The details of the next five hours spent in shoes, socks and underwear are a story for another time. I'll make a note to put that story in the queue, it's funny but distracting from todays Alice's Restaurant theme. You basically process through 22 physical stations and get a check mark at each one. Near the end your file gets reviewed and you are sent to a final guy who tells you your immediate fate. Mine was to get dressed and follow the signs.
I got dressed, checked the boarding board and discovered my bus was 1-2 hours from departure. So I followed the signs for the lunch room. I found myself walking down a long hallway, near the far end were a couple of people I could not make out until I got closer. Facing me was parka boy now moaning, crying and shaking violently; with his back to me was the same private prick still berating and taunting the kid. I look behind me and saw no one, I was alone in his massively long hallway with parka boy and the evil green military incarnate.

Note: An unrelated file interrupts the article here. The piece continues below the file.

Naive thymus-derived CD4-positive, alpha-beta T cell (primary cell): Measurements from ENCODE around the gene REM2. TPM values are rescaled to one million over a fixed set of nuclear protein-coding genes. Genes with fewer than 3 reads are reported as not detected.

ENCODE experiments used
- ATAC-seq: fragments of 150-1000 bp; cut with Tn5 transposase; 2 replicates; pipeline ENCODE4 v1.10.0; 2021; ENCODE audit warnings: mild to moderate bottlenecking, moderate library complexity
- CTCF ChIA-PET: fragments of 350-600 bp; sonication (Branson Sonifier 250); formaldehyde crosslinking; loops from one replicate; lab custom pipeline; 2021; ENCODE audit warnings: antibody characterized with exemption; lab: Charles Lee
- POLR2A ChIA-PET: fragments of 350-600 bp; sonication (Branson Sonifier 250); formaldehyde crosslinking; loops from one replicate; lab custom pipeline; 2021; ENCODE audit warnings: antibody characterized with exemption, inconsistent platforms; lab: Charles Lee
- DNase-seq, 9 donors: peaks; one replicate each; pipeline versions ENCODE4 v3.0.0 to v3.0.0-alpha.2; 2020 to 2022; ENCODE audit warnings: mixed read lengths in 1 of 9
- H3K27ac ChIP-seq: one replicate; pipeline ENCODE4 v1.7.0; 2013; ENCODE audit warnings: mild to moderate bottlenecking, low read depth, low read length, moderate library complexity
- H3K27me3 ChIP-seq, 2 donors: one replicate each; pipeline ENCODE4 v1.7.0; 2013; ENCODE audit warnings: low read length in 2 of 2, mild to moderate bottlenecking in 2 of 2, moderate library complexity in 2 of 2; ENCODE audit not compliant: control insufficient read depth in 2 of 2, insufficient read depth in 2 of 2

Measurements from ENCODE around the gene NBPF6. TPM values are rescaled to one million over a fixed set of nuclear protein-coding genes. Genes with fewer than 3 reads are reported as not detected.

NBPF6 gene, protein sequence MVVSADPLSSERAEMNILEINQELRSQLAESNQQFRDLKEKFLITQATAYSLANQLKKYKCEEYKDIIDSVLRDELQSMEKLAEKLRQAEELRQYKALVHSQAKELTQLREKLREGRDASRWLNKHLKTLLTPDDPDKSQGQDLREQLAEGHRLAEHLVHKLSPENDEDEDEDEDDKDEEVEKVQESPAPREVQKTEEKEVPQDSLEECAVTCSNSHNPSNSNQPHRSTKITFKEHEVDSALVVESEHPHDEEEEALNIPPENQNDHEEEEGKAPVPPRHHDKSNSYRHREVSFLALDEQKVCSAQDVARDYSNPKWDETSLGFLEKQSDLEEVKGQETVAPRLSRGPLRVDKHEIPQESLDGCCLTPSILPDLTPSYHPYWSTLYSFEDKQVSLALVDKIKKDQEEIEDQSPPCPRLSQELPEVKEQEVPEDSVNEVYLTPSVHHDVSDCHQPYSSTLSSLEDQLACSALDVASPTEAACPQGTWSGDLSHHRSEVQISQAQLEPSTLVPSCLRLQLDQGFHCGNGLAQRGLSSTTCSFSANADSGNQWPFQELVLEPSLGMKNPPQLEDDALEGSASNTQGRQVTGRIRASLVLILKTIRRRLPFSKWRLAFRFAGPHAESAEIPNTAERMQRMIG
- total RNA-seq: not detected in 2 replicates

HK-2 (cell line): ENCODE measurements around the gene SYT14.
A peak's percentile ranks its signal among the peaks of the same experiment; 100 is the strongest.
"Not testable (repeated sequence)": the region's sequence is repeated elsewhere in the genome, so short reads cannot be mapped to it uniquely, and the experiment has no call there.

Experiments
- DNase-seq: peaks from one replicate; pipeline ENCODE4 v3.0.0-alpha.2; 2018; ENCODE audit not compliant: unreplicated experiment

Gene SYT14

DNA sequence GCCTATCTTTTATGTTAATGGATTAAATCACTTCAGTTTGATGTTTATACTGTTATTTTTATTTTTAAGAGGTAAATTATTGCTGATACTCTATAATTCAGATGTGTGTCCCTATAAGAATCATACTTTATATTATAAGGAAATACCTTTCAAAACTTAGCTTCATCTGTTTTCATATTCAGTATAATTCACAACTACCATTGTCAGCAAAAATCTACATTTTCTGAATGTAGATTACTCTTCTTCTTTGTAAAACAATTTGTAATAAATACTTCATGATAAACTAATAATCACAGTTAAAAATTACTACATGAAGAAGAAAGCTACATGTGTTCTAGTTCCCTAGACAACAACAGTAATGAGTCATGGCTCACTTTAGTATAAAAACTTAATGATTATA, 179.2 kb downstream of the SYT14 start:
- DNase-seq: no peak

Now remember I am nineteen at this time and had just been poked, prodded, injected, selected and rejected for five hours. I made a somewhat irrational decision, I was now ten feet from the evil green tyrant, I raised my left arm to throw a forearm shiver at the private's head. I figured that between my arm and the concrete wall, he was going down and out. What would happen next, well I hadn't worked that part out. My adrenaline spiked and ...